Improving cycling and horse riding along The Ridgeway

12th June 2019

Cycling and horse riding is a great way to explore the countryside and get some exercise. However, cyclists and horse riders cannot use the full length of The Ridgeway National Trail because it follows 22 miles of footpath in the Chilterns. The Ridgeway Partnership wants to address this by creating a Ridgeway Riding Route in the Chilterns, following the example of the South Downs Way National Trail.

The public do not have a legal right to ride on public footpaths – it is trespass to do so without landowner permission. Our online map of the Trail shows the parts of the Trail where cyclists and horse riders can ride – go to www.nationaltrail.co.uk/ridgeway/plan and click on the Cycling and Equestrian tabs. However, we have been aware for many years that cyclists are using the Trail’s footpaths and this is a sign there is demand for off-road cycling in the area, particularly where roads are busy.

The National Travel Survey carried out by the Department for Transport suggests that around 42% of the population owns a bicycle – that’s millions of people! British Cycling’s State of Cycling 2019 report discovered that two thirds of their 15,000 members were concerned about their safety on roads. Cycling UK and Open MTB carried out a survey in 2016 asking their supporters about off-road cycling and, of the 11,482 respondents, 52% said they ride on footpaths to avoid traffic danger. This survey also revealed 66% of rides were local (i.e. from home) and around 35% were interested in riding The Ridgeway specifically in future.

We are also seeing an increased interest in horse riding. The British Equestrian Trade Association’s National Equestrian Survey 2019 has revealed an increase in horse riding over the past five years. Rider numbers are at 3 million and there has been an increase in those regularly riding at least once a month.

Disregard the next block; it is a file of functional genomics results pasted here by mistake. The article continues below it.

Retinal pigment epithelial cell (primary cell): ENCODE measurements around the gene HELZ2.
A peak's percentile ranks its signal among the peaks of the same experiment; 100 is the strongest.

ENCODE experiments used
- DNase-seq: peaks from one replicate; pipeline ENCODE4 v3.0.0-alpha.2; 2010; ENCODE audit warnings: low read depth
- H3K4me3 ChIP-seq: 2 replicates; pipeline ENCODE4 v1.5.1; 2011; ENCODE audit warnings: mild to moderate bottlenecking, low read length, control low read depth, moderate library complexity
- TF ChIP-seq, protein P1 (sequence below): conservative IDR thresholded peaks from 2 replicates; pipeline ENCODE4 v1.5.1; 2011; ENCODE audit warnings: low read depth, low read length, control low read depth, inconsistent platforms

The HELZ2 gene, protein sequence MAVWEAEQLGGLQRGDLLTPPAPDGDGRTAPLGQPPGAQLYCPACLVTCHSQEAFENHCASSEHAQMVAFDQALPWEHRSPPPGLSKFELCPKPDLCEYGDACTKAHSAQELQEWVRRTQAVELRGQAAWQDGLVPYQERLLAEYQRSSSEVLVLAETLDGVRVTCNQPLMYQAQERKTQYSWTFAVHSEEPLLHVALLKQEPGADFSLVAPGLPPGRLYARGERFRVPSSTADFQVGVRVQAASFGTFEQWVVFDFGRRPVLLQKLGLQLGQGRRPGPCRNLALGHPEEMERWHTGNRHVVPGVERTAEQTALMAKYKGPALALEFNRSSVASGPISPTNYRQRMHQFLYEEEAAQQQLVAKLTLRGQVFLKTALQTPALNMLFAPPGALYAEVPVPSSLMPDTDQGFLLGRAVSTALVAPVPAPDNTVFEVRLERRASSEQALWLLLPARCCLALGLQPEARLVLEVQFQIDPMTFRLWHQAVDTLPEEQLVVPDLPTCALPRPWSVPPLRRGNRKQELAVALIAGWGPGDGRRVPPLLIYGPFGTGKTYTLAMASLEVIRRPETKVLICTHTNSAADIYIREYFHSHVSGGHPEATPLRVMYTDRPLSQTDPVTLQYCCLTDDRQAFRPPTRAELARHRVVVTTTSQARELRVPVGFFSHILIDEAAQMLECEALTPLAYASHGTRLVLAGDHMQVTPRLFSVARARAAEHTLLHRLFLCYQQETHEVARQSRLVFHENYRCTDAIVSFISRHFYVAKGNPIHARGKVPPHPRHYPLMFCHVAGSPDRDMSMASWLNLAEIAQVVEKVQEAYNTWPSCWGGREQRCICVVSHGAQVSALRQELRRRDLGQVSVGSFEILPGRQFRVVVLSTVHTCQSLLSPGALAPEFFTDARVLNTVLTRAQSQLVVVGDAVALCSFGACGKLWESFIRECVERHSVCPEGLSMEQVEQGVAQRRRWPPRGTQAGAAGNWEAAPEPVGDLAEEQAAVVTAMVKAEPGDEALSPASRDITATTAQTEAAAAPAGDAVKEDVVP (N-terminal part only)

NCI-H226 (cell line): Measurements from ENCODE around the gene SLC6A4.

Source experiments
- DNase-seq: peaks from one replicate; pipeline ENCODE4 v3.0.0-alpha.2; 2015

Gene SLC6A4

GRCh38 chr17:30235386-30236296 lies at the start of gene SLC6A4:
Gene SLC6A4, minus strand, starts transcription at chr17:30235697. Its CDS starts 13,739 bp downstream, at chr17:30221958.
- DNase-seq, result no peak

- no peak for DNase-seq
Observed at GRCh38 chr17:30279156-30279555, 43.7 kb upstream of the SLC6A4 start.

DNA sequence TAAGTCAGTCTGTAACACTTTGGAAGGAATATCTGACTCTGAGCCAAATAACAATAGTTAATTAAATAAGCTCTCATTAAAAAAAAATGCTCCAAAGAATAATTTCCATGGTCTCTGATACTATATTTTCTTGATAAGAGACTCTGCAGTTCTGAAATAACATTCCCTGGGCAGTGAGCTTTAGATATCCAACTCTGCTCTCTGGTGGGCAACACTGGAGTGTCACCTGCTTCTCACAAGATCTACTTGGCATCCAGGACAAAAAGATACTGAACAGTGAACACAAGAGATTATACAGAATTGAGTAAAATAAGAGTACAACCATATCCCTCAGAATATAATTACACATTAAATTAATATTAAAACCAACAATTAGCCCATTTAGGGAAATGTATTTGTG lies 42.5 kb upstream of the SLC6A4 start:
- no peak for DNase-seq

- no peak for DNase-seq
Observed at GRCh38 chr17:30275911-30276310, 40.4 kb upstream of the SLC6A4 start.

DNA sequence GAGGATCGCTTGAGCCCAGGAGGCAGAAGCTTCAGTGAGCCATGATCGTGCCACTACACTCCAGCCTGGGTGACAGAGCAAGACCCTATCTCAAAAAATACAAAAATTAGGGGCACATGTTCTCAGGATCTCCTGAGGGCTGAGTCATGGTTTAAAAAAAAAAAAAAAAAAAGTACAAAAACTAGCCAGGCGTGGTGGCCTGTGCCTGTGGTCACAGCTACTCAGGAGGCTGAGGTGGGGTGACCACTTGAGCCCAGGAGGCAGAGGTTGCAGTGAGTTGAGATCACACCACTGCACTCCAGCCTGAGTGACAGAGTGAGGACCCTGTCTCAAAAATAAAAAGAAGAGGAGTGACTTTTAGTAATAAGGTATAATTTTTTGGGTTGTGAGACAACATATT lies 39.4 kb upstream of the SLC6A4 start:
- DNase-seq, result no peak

In response to these observations, The Ridgeway Partnership has been working with the British Horse Society and Cycling UK to develop a ‘Ridgeway Riding Route’. The Ridgeway Partnership has an ambition to make it possible for cyclists and horseriders to enjoy a good quality route from Overton Hill near Avebury to Ivinghoe Beacon near Tring, just as walkers do.

The Ridgeway Riding Route project will involve surveying routes around the footpath stretches of the National Trail in the Chilterns and talking to landowners along these routes. We will also talk to relevant businesses along the routes about how we can provide services to cyclists and horse riders and support the local economy, including cycle shops, riding stables and B&Bs. We will ensure the route connects up with existing off-road riding routes such as the Phoenix Trail (an off-road riding route between Princes Risborough and Thame) and the Grand Union Canal at Wendover and Tring. In some cases it will be straight-forward to install signage along connecting bridleways and provide cycle stands and hitching posts at resting places, but in other areas there may be a need to repair or upgrade surfaces and explore options to create new routes or upgrade footpaths to bridleway or restricted byway status. And we will need to fundraise too of course!

This will be a project that takes years to complete and will be realised in phases. The stretches of Trail footpath dictate distinct project areas:

  • South Stoke to Britwell Salome (Oxon)
  • Hempton Wainhill to Wendover (Bucks)
  • Chivery (Bucks)
  • Tring Park to Ashridge (Herts and Bucks)

If you would like to indicate your support for the project, share ideas on what may or may not work, volunteer to help, donate money or sponsor all or part of the project, please contact the Ridgeway Officer. We will soon have a questionnaire online to gather useful information and feedback from the public. Updates about the project will be provided in the Ridgeway newsletter and on the Ridgeway’s news webpages.

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Cyclists on The Ridgeway - Jos Joslin
Only walkers have a legal right to use public footpaths - National Trails Team
Horse rider on Whiteleaf Hill where the Ridgeway turns to footpath